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Insight from WFPD: Automated system detects stolen vehicles

West Fargo Police Officers are using an Automated License Plate Recognition (ALPR) system as they patrol the streets of West Fargo. The ALPR is mounted on a patrol car and is used to locate vehicles which have been reported stolen or have been involved in a criminal act. The system became operational in June, and was purchased in part using federal grant funding. West Fargo is the first department in the state to operate the ALPR as part of their routine patrol duties.

ALPR technology uses a dedicated computer system and specialized cameras to capture license plate images. The system continually scans the camera's field of view for the presence of a license plate. As a license plate is detected, the camera captures both color and infrared images of the vehicle and plate.  Infrared cameras are used because of their ability to capture images regardless of available lighting or other conditions which may infer with a standard camera. The system takes numerous photos using various camera settings to ensure the highest quality image is collected. The computer software selects the best photo and sends it on for processing.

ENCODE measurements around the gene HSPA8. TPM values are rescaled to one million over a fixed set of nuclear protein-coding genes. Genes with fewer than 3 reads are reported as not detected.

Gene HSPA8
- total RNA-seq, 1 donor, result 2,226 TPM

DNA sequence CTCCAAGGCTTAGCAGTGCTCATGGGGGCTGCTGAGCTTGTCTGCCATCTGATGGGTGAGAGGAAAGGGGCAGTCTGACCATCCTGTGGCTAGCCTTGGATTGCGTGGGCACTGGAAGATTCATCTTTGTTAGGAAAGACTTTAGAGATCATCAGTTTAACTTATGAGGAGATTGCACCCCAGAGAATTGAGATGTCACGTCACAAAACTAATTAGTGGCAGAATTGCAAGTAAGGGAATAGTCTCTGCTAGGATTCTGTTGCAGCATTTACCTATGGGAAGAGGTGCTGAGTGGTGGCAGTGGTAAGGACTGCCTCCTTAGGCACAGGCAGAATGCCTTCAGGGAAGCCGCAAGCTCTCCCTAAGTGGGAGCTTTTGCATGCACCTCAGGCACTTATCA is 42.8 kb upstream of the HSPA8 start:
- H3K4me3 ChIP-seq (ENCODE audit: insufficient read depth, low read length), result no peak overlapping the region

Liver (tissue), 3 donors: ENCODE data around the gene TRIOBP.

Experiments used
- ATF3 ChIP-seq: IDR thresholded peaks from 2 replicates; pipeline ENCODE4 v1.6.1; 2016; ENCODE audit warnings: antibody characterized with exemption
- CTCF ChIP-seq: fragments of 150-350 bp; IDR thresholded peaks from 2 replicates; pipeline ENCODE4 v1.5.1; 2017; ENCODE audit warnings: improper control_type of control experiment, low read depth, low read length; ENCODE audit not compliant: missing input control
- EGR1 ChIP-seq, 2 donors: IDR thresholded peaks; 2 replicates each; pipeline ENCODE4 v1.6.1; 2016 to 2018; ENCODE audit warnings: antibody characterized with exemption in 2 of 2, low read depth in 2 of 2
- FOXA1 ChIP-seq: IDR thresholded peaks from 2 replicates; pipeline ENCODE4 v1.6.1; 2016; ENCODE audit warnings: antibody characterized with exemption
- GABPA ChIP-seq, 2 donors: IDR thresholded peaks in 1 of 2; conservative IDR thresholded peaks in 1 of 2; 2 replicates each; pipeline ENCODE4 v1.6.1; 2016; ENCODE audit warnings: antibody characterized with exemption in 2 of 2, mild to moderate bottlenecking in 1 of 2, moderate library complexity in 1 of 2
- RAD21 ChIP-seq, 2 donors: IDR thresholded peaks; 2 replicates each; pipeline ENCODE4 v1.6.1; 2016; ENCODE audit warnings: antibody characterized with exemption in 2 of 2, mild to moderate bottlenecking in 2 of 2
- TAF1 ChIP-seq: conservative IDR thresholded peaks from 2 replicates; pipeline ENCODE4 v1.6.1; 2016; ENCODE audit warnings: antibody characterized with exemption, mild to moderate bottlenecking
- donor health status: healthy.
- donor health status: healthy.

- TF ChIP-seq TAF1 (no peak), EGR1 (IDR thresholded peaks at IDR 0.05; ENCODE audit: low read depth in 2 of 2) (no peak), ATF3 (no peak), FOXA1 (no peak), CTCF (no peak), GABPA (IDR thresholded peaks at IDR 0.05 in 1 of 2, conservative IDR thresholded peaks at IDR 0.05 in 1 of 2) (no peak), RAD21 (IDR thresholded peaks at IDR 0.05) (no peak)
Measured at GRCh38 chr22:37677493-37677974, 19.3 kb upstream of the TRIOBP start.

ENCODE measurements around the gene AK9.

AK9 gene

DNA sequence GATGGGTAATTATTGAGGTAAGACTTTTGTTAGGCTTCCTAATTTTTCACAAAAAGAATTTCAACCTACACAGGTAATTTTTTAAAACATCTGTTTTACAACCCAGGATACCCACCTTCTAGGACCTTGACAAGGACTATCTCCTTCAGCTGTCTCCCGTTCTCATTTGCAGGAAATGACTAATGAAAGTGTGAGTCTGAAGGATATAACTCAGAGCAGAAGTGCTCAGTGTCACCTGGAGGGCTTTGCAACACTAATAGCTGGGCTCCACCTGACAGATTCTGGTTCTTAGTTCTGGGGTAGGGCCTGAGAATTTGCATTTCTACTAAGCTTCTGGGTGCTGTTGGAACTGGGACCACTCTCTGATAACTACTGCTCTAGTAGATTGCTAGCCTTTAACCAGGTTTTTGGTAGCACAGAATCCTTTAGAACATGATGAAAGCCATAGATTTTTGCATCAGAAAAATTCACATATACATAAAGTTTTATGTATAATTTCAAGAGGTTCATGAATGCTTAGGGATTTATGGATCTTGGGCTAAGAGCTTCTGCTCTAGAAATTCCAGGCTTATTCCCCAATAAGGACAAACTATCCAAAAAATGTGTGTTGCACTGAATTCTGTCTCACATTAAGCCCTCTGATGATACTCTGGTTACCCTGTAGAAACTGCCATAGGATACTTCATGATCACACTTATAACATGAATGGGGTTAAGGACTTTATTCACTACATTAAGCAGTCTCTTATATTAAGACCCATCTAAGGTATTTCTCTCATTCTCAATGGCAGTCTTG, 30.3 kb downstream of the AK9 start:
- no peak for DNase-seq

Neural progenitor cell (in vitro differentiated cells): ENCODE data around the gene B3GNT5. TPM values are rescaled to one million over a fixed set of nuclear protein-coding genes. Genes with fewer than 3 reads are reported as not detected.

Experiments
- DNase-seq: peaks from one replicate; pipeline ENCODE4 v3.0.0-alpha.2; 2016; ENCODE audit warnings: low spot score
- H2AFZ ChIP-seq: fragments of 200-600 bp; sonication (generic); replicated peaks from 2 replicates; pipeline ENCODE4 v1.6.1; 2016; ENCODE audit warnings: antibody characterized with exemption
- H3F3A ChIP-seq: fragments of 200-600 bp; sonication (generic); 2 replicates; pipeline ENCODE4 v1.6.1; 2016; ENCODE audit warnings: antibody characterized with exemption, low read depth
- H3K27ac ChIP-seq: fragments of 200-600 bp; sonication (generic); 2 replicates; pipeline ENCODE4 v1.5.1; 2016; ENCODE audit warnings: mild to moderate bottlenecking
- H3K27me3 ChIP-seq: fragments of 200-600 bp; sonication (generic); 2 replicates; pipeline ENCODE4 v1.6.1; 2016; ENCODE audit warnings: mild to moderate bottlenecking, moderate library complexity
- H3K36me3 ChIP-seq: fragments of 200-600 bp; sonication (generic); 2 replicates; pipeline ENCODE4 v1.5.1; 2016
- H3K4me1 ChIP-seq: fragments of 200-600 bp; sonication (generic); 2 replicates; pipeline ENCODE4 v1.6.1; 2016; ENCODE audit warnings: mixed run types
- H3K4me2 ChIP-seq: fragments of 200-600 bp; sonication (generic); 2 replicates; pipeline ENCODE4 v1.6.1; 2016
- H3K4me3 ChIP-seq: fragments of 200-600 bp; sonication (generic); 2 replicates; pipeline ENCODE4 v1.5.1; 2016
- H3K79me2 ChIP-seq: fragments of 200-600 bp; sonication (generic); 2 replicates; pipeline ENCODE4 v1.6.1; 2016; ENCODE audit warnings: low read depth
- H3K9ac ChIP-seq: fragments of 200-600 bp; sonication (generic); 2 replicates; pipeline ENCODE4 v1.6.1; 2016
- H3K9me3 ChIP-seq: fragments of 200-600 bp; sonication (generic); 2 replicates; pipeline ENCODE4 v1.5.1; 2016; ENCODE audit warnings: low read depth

During processing, the program reads the captured infrared plate image and converts it to a data file. The data file is automatically compared against a data base of stolen or wanted vehicle files. A match between files results in the officer receiving an alert message. The officer must visually confirm the match and then take appropriate action.

The data base is maintained by North Dakota State Radio and is updated twice daily. State Radio ensures the data base contains the most current information on vehicles reported stolen or wanted by law enforcement throughout the United States and Canada. In addition, the data base may be expanded locally to include vehicle information relating to AMBER Alerts, sexual offenders, criminal investigations, and drug enforcement.  

ALPR technology was developed in the early 1990s and has found use in law enforcement, parking enforcement systems, access control, and homeland security.